The U.S. Frigate ‘Macedonian’

This past Sunday was the annual Pilgrimage for the Sea Services at the Seton Shrine, where the midshipmen of Annapolis are invited to a special service at the altar of St. Elizabeth Ann Seton, the patron saint of the U.S. Sea Services.  Just in the nick of time, the Archives worked with a conservator to bring out a special item for display during the service – the ship’s log of the U.S. Frigate Macedonian, upon which her son William served from 1818-1821.  The ship had originally been the British ship Macedonian before succumbing in battle to the United States Navy during the War of 1812.  It was rebuilt from its damage in Newport, Rhode Island and set off for North Africa in 1815 to serve in the Barbary conflicts.  During William’s service, the ship provided aid and protection along the Pacific coast of North, Central, and South America.  While William served his country on this voyage, his mother left this world for the next.

The ship’s log was kept by John Lithgow, and includes the names of those who served on the ship, its dimensions, and day-by-day log of its actions.  It also contains full drawings and illuminations.

The binding of the book had entirely deteriorated.  Evidently, some repairs had been attempted in the past, as some pages did not open the whole way due to misplaced glues and adhesives, and the remnants of a brittle, destructive tape covered the spine of the book.

When these tapes were (very carefully) removed, the conservationist made an interesting discovery – an old label to the book.  Using a magnifying glass, we can make out a few spare words (“Does this say ‘Ocean’”?), but we fear some of this information has simply been obliterated by time.  Can you make out anything that we can’t?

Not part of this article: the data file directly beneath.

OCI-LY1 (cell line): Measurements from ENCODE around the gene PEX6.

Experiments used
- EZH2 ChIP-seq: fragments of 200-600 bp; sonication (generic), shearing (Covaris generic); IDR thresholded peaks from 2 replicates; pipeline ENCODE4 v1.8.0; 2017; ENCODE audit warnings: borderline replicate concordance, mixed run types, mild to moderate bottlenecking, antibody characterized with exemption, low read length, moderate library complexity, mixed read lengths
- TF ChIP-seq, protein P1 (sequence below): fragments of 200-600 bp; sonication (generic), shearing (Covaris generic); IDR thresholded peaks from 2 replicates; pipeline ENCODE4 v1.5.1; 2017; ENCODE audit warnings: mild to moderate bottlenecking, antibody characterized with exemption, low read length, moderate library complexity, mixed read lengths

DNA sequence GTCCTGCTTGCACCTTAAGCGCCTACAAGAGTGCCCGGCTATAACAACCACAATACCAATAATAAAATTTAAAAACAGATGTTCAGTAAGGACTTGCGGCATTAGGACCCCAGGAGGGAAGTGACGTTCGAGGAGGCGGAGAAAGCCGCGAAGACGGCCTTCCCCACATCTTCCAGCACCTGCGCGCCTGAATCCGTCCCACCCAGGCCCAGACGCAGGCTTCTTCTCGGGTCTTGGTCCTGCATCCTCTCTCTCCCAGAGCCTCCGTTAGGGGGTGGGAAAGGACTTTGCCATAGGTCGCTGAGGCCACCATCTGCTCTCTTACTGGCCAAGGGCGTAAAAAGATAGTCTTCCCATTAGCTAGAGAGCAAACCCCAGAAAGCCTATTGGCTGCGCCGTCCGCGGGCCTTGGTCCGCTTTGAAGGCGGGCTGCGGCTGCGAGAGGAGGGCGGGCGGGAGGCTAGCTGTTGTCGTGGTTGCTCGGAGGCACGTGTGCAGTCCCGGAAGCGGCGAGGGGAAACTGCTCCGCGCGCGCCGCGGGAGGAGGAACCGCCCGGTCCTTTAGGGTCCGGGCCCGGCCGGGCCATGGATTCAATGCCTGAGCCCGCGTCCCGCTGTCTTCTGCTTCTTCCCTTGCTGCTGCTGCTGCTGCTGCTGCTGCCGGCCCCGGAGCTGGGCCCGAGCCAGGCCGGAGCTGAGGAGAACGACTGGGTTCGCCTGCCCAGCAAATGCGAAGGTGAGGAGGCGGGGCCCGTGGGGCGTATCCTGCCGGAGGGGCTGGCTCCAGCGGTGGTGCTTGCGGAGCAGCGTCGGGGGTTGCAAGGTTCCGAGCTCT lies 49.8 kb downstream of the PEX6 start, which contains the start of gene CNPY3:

Naval logs provide valuable information for military history, geographers, historians, and genealogists.  In addition, within the last decade, the National Oceanic and Atmospheric Administration (NOAA) has been utilizing naval logbooks to study environmental conditions of the oceans in the past.  The largest holder of naval logs in the United States are the national archives locations in Washington, DC and College Park, MD.  They have digitized many of their log books, and they are available online.

For more information, see:

In addition to William’s service on the Macedonian, her other son Richard served on the USS Cyane, upon which he passed away in 1823 while off the Mediterranean coast of North Africa.  He was buried at sea.  William then served on the same ship as his late brother for three years before receiving his commission as a Lieutenant on the Sloop of War Hornet tracking pirates in the West Indies.  He resigned his commission in 1834 after nearly 17 years of service.

The USS Macedonian which William Seton served on should NOT be confused with the second USS Macedonian which served in the Civil War.


Filed under William Seton

3 responses to “The U.S. Frigate ‘Macedonian’

  1. Excellent post, wonderful exhibit. Congratulations to Scott and staff!


  2. Saco Museum

    Here at the Saco Museum in Saco, ME we have an old black and white photo of a man reading this log. The following is written on the back “Frank D. Chappell, Biddeford, ME, with the log of the U.S. Frigate Macedonian 1820-1821 which he discovered in a local attic on Jan. 1, 1942. Offers from $25 to $2500 have been made for it. – Jan. 1942” Could it be the same log? Is there any information on how this log was acquired?


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